We believe the economy is still very constructive and growing. However, the US economy may have lost some momentum recently. Consumption seems to be weakening. Car sales were weaker than expected in June, and retail sector activity declined with slippage in receipts at restaurants, sporting goods outlets, and department stores. However, in other parts of economy the situation is much brighter. Not only has manufacturing and non-manufacturing data strengthened, but industrial production, factory capacity utilization, housing starts, and building permits increased in June as well. Our sense is that business activity should strengthen during the third and fourth quarters. This could enable GDP growth— even with some retracement on the consumer side—to average 2.5%, or so. We think this solid performance will continue into 2018.
Economic momentum is strong in many foreign markets. Data in the Eurozone and most emerging markets is surpassing expectations, according to JP Morgan. The improving global economy is supporting foreign currencies against the US dollar and international equities relative to US stocks
Secular GARP stocks should prevail.
Even with US stocks trading at or near all-time highs, we are still finding companies with strong sec- ular growth and margin expansion prospects, which we believe can support rising share prices. We also prefer stocks expected to grow revenue faster than their competition. At the same time, we are very sensitive to valuations, aiming to own a portfolio of stocks that strike a nice balance between sustainable growth and good value.
US Corporate Profits:
Goldman Sachs (“Super Profits and Super Star Firms” July-22, 2017) reports US corporate profit margins have risen over the last two decades to historic highs, especially for the most profitable firms. At the same time, three quarters of the US industries experienced an increase in concentration, with a few large firms earning a larger share of revenue. Analyzing industry-level data, they estimate that the rise in industry concentration since 1997 has boosted corporate operating profit margins by approximately 1.5 percentage points (pp), accounting for a third of the 4.2pp increase in operating profit margins between 1996Q4 and 2014Q4. The first hypothesis to explain the rising concentration is that new technologies have allowed a small number of “superstar” firms to widen their productivity advantage, tap into network ef- fects, and gain proportionately larger market shares. The second hypothesis is that a small number of superstar firms have reaped most of the benefits from global access to new consumers, supply chains, and talent. The third hypothe- sis is that product market and anti-trust policies have increasingly favored incumbent firms, rather than promoting competition. They single out the technology hypothesis as the likely candidate that best explains the rise in industry concentration, given the overlap in timing of the take-off of information and communication technologies in the mid-90s as well as the finding that industries with rising concentrations are also the ones with faster productivity growth and patenting activities. The rising productivity gap between salient superstar firms and non-superstar firms may also help explain why measured aggregate productivity growth has been weak despite a perceived fast disruption. While cyclical and other mean-reversion forces could exert downward pressure on corporate margins, the continued momentum of superstar firms could imply that high concentration levels and corporate profit margins may persist for longer.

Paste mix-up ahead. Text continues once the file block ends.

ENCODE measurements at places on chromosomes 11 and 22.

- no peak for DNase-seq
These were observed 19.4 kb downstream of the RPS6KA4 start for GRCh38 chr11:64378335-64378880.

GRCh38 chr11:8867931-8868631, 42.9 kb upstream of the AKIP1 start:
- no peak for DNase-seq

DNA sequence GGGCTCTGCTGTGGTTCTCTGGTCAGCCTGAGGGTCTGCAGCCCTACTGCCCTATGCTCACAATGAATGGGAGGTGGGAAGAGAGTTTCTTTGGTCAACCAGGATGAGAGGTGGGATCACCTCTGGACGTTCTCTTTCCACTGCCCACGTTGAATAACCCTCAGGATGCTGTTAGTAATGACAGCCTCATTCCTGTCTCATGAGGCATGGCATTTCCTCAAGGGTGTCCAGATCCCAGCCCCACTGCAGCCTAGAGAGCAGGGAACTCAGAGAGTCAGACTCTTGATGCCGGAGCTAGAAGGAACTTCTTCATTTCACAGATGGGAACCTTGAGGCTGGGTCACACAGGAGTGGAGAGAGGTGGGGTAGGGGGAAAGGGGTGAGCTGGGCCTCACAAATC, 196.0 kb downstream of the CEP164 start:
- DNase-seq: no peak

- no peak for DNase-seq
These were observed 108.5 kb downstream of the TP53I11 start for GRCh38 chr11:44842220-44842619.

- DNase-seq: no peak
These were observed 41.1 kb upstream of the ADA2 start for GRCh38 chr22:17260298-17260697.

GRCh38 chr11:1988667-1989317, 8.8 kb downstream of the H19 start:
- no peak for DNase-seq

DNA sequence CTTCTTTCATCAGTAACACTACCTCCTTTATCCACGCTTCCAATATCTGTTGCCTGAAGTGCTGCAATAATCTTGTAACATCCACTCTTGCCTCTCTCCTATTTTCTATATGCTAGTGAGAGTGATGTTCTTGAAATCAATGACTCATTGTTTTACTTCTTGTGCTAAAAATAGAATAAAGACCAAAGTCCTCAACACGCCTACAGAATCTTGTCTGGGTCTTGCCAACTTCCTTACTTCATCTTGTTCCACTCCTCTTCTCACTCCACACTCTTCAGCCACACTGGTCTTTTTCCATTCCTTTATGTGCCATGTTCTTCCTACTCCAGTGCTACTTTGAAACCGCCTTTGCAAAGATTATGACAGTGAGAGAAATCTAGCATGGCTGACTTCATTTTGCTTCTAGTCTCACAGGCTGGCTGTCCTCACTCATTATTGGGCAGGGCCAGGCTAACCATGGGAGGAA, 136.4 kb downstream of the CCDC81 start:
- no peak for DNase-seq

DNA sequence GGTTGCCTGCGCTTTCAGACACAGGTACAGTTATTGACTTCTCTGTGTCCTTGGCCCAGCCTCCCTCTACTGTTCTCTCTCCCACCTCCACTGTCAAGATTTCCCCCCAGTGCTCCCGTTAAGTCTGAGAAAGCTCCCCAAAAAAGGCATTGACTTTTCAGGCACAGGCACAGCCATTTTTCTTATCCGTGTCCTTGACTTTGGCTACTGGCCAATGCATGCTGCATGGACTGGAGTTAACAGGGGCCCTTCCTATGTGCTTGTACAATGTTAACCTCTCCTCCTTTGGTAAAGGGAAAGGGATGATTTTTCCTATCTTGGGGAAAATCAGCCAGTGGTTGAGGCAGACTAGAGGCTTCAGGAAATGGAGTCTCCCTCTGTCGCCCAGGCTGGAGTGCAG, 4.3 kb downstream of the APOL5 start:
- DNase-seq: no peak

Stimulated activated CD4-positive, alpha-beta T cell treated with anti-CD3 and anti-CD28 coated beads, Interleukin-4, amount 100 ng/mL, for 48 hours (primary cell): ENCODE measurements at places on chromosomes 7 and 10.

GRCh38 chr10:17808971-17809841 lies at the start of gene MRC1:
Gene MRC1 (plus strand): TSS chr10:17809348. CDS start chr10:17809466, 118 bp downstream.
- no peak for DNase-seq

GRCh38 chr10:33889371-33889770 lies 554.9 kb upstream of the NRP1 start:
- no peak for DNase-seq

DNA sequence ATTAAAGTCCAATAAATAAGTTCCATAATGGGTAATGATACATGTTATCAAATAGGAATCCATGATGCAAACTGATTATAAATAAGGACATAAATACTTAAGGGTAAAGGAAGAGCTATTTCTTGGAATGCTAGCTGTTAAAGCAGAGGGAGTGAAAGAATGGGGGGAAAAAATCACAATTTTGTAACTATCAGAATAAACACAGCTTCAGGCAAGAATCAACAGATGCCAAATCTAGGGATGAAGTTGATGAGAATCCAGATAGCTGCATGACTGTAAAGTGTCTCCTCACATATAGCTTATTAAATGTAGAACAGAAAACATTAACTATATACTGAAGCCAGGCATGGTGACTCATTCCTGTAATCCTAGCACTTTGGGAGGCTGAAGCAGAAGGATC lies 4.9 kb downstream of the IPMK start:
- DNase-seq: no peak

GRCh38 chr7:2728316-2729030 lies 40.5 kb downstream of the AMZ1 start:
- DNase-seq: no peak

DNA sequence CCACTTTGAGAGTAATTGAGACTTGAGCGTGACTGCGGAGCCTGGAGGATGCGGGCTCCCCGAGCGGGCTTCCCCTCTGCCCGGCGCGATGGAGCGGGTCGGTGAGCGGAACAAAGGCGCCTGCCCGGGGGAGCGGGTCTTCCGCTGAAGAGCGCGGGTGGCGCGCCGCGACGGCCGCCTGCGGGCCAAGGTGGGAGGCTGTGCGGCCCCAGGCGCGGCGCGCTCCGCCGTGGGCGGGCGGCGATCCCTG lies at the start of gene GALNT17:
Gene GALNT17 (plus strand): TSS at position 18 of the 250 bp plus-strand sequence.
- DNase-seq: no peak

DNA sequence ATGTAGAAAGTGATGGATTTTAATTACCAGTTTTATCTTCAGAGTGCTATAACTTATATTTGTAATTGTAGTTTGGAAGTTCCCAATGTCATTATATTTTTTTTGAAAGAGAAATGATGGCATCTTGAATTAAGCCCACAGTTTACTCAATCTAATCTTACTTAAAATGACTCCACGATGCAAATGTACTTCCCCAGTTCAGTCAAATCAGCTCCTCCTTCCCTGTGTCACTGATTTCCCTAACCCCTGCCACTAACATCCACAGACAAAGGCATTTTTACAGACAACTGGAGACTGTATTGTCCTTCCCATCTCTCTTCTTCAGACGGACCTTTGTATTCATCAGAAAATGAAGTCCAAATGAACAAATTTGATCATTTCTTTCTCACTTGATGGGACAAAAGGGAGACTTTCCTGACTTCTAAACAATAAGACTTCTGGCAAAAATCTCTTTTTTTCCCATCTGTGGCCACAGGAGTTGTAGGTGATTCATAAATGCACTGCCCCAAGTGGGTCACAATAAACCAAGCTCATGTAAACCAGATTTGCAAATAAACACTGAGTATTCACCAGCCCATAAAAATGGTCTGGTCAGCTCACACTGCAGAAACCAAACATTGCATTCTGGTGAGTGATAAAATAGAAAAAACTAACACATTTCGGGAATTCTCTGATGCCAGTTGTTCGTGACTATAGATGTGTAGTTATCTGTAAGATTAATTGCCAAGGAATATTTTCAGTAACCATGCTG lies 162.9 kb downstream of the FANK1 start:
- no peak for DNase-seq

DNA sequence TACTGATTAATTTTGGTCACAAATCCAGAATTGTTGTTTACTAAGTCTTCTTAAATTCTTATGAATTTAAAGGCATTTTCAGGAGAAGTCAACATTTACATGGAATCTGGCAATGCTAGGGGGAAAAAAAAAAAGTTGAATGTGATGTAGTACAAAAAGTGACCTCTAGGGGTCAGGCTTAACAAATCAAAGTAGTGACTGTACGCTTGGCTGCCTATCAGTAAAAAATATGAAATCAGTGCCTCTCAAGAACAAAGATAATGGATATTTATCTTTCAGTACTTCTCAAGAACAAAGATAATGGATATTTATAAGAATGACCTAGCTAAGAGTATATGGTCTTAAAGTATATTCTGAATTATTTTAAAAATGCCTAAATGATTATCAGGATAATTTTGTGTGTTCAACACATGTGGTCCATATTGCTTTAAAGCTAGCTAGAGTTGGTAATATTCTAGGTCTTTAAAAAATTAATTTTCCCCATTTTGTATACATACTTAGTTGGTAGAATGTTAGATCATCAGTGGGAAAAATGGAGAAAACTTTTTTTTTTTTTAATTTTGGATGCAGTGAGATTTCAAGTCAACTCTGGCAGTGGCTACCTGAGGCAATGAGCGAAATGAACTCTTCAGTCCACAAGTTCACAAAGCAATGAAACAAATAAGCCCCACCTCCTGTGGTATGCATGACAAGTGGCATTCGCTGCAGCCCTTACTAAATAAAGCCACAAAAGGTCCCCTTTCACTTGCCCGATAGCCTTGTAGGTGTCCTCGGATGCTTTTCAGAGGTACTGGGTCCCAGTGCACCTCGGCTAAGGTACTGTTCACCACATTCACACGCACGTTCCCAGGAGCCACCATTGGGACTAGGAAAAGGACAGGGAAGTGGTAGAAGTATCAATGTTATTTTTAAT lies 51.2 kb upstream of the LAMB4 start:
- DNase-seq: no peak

Don’t be tempted:
With equity markets near all-time highs and escalating political drama coming from Washington, investors may be tempted to play the “timing” game of coming in and out of the market at perceived peaks and valleys. It sounds like an easy concept, but it’s a trap. Trying to time the market might sound like a good idea, but in the end such gambling and speculation typically hurts investors. Of course, there are situations that warrant changes to portfolios. We have no doubt the bull market in the S&P 500 will end at some point. It could be this week, next year, or maybe 5 years from now. We rely on data and evidence to guide our investment decisions. We avoid emotional trading and impulsive decisions. Sure, there is risk. There’s always risk in investing. But the end of the bull market does not seem imminent to us. There are better ways to manage risk and invest prudently rather than market timing, in our opinion.
The information and opinions included in this document are for background purposes only, are not intended to be full or complete, and should not be viewed as an indication of future results. The information sources used in this letter are: Jeremy Siegel, PhD (Jeremysiegel.com), Goldman Sachs, JP Morgan, Empirical Research Partners, Value Line, Ned Davis Research, Citi research and Nuveen.